On a day in 2010, Paul Mason lay on the largest available surgical bed, and yet fat still cascaded off both sides. He was prepped for a bariatric procedure called a keyhole gastric bypass. Because of his pre-existing conditions, mainly morbid obesity, his chance of living through any surgery was only 50/50. Nobody knew how much anesthetic it took to numb such a huge body without killing the patient.
How did he get there? In the most immediate and literal sense, as told by the GQ journalist Justin Heckert:
[F]ive paramedics in yellow suits wheeled Mason out of his home on the bed where he lived. Using a motorized winch, they hoisted his extra-wide reinforced stretcher into the back of the supersized ambulance that the Suffolk branch of the NHS had scoured all of Great Britain to find…
Engineers had realized before he arrived that the operating room probably wouldn’t be sturdy enough to hold him. After consulting blueprints, they ultimately installed metal supports beneath the floor.
The following summer, at age 50, Mason made the news again. Having lost enough weight to fit into a wheelchair, he was out and about, and suffered a fall when about a mile from home. When paramedics arrived, they treated a head injury, and the fire department transferred him into a reinforced ambulance using specialized lifting equipment.
Some time later, Sarah Lyall wrote for The New York Times about Mason’s life when in his mid-50s. Despite having lost about 650 pounds (which is more than a quarter of a ton) he was in the undesirable position of having about 100 pounds of loose skin hanging off his body “like a living shroud.” It often developed infected areas, and he still had to be in a wheelchair most of the time.
Not a doctor in England was willing to take on the task of excising such a massive amount of tissue. Thanks to media attention in the USA, plastic surgeon Dr. Jennifer Capla heard about Mason’s plight and offered to do the surgery pro bono if he could get to New York. Meanwhile, another American woman, Rebecca Mountain, had seen a BBC documentary about the (former) world’s fattest man. She visited Mason in England and invited him to stay with her in Massachusetts.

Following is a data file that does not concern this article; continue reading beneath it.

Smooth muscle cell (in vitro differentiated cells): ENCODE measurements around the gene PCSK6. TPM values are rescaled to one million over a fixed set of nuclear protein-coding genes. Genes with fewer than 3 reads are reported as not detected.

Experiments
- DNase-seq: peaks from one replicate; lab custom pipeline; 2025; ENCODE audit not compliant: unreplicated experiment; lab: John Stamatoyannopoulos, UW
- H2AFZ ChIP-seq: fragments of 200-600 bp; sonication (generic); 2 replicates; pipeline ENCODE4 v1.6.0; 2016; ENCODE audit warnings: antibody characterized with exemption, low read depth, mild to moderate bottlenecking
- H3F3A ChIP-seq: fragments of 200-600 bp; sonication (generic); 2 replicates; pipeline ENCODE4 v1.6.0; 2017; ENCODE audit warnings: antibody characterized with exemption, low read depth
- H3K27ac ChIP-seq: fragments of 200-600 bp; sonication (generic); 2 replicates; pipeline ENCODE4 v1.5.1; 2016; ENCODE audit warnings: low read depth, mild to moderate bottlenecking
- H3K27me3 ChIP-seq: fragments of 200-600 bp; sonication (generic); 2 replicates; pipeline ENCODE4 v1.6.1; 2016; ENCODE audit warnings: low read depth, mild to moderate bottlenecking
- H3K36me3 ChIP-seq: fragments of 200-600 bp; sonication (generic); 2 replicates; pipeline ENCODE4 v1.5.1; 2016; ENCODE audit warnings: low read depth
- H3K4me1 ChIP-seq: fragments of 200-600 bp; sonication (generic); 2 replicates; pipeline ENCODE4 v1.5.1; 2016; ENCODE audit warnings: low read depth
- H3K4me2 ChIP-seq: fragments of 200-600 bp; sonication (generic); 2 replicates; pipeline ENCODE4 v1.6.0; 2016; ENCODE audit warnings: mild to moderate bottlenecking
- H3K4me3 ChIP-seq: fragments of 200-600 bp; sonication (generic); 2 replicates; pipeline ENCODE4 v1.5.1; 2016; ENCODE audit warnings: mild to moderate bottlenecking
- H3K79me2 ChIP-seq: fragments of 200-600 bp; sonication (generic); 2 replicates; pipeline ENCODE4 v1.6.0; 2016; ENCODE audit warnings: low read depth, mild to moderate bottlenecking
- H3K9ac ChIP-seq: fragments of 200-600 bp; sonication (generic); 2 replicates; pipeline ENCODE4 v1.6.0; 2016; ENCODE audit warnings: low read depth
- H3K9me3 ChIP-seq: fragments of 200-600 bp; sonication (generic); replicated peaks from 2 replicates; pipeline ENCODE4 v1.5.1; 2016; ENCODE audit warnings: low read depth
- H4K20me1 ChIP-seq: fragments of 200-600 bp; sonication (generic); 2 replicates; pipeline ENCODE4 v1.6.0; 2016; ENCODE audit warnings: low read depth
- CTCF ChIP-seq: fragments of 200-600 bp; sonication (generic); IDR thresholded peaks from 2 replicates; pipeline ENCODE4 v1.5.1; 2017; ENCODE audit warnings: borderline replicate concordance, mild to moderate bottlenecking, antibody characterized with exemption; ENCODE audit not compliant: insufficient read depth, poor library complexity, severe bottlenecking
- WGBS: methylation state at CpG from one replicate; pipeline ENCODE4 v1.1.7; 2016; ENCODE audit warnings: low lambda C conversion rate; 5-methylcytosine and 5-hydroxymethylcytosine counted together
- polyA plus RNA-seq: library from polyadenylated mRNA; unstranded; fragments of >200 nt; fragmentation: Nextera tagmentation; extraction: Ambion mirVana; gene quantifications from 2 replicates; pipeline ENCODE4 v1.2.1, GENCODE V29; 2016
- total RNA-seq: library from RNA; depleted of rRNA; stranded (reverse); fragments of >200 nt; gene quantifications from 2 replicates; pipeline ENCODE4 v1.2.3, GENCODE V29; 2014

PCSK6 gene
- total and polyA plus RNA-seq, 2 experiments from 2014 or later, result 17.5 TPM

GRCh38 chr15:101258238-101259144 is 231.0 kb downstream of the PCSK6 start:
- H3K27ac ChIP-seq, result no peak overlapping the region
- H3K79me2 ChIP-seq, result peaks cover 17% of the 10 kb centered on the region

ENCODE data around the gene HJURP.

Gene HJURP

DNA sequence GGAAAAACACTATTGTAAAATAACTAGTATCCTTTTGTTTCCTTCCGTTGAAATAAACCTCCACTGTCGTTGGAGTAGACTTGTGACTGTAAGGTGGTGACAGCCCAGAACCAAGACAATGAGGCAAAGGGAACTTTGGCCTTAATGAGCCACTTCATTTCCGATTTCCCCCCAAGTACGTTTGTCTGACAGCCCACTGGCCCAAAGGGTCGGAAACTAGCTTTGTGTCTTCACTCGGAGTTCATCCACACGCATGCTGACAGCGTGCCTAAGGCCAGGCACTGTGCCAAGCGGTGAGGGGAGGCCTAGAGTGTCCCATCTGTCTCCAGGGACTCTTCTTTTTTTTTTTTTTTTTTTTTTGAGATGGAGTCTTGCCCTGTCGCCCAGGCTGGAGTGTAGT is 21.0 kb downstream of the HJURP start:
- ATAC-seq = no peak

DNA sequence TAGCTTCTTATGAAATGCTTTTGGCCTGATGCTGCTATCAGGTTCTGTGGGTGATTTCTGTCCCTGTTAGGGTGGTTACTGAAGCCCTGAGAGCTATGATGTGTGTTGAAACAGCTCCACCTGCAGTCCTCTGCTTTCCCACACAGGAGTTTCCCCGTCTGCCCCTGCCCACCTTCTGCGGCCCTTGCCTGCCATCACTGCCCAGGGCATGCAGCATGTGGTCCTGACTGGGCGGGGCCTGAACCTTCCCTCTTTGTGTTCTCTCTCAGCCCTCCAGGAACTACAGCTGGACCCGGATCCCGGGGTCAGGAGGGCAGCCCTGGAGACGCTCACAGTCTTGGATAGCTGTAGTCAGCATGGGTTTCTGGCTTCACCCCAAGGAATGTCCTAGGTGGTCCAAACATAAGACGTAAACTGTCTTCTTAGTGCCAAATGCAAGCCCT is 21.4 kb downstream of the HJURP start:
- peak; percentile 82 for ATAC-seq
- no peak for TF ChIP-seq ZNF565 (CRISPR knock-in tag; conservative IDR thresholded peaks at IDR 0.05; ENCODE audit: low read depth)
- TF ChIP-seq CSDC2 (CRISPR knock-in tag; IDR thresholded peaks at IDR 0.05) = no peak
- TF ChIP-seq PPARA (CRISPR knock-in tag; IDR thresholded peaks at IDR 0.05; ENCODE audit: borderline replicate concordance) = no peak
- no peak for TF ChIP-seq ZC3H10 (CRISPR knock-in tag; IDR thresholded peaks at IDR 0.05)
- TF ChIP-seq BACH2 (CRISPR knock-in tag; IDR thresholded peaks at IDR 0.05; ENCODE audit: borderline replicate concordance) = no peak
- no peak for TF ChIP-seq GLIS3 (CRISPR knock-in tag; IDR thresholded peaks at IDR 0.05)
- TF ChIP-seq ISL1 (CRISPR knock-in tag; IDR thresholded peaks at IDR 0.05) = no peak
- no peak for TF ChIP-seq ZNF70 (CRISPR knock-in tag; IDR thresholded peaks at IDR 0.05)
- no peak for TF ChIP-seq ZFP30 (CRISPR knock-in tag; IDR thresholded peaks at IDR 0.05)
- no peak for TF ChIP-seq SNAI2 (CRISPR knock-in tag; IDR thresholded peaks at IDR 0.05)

So, in mid-2015, about 56 pounds of sagging skin were removed from the patient by Dr. Capla and two other doctors who also waived their fees. The following year, another 20 pounds (or so) of skin were removed from his arms and hips. That may not sound like much, but seeing it spread out on a table is a shocker.
Between Mason and his hostess, a romance developed. When they appeared on a TV show together, she proposed to him on air, and they became engaged. In a later interview, Ms. Mountain reminisced about the enormous emotional attraction the two had shared, and their very satisfactory intimate relationship. She recalled how happy Mason had been when they went out for a movie date, because for the first time in years, he could fit into a theater seat.
(To be continued…)
Your responses and feedback are welcome!
Source: “How the World’s Heaviest Man Lost It All,” GQ.com, 03/07/17
Source: “Fattest man hurt in his wheelchair,” Trem.media/news/uk, 07/03/11
Source: “Losing 650 Pounds, and Preparing to Shed a Reminder of That Weight,” NYTimes.com, 04/25/15
Source: “Paul Mason celebrates ‘feather light’ arms after surgeons remove 10lbs of loose skin,” IpswichStar.co.uk, 09/07/16
Source: “The World’s Fattest Man: 10 Years On, review: do documentaries like this really help?,” Telegraph.co.uk, 11/02/21
Image by Emma Forsberg/CC BY 2.0